• All documents and communications related to the purchase or exercise of Kodak stock, options, or other securities by any Kodak officer or director, including but not limited to the share purchases by Continenza and Katz on June 23, 2020.
• A list of all meetings or phone conferences with any federal employee, official, agent, representative, or volunteer, including but not limited to any White House, DOD, or DFC employee, regarding the topics described in this letter.
And at least half a dozen law firms have said they are investigating claims against Rochester’s photo giant.
“My suspicion is it’s likely when the dust settles from the Securities and Exchange Commission looking into the matter that they will find that Kodak’s senior execs followed all the rules,” said George Conboy, chairman of Brighton Securities Corp. “I don’t have any evidence for that contention. It’s just that it is such an obvious large purchase immediately prior to a major positive event, and unless Kodak’s senior people are really stupid, they’re not going to buy unless it’s part of a disclosed regular program of purchases.”
Conboy expects the SEC to discover that Continenza’s June purchase of shares is part of a planned series of purchases and complies with all applicable securities regulations. The 1.75 million shares that were granted last week, however, is a little more curious, he said.
“Management has said that he was approved for the options a little over a year ago when they made a borrowing deal with some private equity firms that lent (Kodak) a bunch of money, and because that loan deal involved convertible debt — meaning the lenders could convert some or all of their loan to stock, which we found out a few days ago that they elected to do — the board says that they granted the CEO these options so that his existing position in the shares would not get diluted,” Conboy explained.
That, he said, was unconventional.
“It is not conventional for a board of directors to save senior management from dilution due to capital transactions. And while that’s a little curious, it’s a lot more curious why that grant finally took place Monday morning prior to the press conference,” Conboy said. “If I had to suspect, I would suspect that they said holy smokes, are we going to get around to doing this grant? We better do it. So they did it.”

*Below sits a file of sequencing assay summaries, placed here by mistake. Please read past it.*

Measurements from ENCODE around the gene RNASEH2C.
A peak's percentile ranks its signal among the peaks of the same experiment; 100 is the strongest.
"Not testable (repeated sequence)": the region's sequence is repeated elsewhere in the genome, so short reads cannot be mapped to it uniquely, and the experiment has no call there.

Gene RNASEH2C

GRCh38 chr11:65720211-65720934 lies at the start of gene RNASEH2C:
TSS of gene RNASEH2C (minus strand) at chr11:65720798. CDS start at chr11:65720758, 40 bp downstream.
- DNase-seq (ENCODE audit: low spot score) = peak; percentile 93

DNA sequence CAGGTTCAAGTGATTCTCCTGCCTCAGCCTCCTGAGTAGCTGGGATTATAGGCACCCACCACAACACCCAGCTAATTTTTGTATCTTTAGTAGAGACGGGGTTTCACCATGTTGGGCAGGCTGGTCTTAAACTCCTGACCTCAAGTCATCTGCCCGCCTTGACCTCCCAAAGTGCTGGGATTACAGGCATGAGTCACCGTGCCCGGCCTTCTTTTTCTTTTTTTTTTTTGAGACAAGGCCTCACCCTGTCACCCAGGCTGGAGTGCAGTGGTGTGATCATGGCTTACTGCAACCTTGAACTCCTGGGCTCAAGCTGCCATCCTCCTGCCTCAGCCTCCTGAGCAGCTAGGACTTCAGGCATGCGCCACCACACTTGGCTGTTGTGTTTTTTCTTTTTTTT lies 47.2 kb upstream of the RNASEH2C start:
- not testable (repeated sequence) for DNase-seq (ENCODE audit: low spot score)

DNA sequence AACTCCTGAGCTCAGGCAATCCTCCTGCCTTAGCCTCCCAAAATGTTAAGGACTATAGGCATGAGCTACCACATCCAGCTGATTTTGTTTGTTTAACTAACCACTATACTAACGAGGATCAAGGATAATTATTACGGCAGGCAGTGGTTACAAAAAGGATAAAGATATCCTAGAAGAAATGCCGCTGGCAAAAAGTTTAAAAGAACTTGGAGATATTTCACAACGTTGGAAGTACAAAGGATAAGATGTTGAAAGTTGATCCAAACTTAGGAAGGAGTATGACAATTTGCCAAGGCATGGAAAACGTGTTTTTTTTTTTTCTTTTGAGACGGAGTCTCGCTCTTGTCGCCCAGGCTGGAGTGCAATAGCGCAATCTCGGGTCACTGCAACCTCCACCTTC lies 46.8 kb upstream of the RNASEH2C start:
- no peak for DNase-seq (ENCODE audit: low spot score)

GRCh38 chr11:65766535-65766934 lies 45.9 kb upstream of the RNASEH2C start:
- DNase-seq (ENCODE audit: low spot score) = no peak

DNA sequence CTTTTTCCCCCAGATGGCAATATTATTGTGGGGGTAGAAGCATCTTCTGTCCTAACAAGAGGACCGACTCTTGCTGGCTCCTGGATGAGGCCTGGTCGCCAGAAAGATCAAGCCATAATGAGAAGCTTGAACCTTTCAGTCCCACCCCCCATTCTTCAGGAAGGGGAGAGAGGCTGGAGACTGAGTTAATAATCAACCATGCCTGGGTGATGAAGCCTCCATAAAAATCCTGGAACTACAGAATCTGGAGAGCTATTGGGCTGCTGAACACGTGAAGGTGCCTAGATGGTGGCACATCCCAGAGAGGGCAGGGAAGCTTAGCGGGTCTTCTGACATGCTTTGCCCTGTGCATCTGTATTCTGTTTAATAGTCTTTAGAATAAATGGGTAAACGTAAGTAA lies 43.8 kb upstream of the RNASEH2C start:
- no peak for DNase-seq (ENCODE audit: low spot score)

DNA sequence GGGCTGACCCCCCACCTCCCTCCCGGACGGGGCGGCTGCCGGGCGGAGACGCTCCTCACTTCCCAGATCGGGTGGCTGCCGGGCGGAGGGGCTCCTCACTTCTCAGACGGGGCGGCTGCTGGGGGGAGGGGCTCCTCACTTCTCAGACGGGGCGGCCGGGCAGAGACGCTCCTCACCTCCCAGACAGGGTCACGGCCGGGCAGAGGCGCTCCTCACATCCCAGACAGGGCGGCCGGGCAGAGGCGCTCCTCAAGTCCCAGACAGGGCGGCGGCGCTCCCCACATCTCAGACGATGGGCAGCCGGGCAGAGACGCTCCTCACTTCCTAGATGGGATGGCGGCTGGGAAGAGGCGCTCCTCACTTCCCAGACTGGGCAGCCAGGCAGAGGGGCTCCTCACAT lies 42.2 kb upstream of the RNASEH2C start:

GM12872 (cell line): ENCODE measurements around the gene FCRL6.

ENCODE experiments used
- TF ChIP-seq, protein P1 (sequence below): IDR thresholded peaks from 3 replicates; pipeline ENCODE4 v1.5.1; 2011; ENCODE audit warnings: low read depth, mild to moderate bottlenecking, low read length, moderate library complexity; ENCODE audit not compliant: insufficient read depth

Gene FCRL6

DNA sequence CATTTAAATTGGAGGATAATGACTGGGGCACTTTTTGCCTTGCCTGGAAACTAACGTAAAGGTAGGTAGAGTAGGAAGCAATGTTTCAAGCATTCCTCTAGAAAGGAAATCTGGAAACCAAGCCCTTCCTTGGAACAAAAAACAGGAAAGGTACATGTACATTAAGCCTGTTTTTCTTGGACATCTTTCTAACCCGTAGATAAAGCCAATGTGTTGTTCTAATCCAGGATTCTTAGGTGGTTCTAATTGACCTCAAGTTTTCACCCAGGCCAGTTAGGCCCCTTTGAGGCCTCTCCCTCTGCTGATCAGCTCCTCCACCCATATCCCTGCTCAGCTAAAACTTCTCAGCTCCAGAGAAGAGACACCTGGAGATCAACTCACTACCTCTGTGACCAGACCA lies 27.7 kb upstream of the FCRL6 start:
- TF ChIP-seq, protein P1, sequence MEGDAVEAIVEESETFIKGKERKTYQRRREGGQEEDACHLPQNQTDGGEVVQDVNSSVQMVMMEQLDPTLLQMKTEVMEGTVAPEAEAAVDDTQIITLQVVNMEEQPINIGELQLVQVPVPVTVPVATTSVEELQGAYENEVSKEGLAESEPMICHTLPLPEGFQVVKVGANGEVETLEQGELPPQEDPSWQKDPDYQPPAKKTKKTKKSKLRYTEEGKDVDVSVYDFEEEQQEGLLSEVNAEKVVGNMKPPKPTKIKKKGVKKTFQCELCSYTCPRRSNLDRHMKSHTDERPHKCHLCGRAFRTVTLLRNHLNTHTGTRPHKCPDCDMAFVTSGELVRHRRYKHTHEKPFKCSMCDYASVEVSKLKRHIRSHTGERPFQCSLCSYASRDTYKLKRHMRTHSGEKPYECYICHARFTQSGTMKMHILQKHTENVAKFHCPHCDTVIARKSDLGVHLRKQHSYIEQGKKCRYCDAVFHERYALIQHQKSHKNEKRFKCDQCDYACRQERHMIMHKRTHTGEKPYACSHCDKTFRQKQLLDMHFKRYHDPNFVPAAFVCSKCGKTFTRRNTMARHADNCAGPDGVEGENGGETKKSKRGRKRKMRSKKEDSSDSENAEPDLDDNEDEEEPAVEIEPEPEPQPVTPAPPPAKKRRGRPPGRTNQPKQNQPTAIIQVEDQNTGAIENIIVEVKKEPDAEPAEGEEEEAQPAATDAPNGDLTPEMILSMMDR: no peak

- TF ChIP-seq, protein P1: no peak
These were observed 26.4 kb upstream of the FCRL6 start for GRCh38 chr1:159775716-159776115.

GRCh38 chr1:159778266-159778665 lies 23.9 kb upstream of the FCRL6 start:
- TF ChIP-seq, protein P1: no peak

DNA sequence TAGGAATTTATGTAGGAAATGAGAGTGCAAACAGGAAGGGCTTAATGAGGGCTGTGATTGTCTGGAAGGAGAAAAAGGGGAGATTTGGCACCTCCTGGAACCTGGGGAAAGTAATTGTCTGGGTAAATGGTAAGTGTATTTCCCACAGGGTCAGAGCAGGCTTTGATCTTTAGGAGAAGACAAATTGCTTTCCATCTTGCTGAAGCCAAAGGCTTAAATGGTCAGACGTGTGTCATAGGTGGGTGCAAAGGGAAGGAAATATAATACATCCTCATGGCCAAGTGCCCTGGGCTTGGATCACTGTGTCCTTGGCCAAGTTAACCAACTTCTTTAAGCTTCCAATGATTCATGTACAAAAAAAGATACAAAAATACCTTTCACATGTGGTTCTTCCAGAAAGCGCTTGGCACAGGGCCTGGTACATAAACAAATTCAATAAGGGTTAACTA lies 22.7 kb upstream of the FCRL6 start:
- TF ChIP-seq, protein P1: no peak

Conboy also noted that everyone pointing their fingers at management for cashing in on Tuesday’s announcement could have bought the stock themselves at $2 or $3 a share in the last couple of years.
“Further, if statements from the company are correct, and I have no reason to disbelieve them, Continenza has never sold any stock, and some of the early share grants are still under water because people should remember that when Kodak came out of bankruptcy back in 2013, the shares were in the mid $20 (range),” he noted.
The DFC said in its statement last Tuesday that terms of the loan were still being worked out and that Kodak could receive all or a portion of the $765 million. And even if the company gets the full amount and is able to convert its manufacturing facility rather quickly, can they sell the generic drugs at a profit, Conboy wondered.
“How about the idea that China sells this stuff now?” Conboy said. “Kodak may have a higher cost than a Chinese company. So how does Kodak compete profitably? What we don’t know: Are the feds planning to offer some kind of tax break to pharma companies that source their stuff domestically? It might make sense.”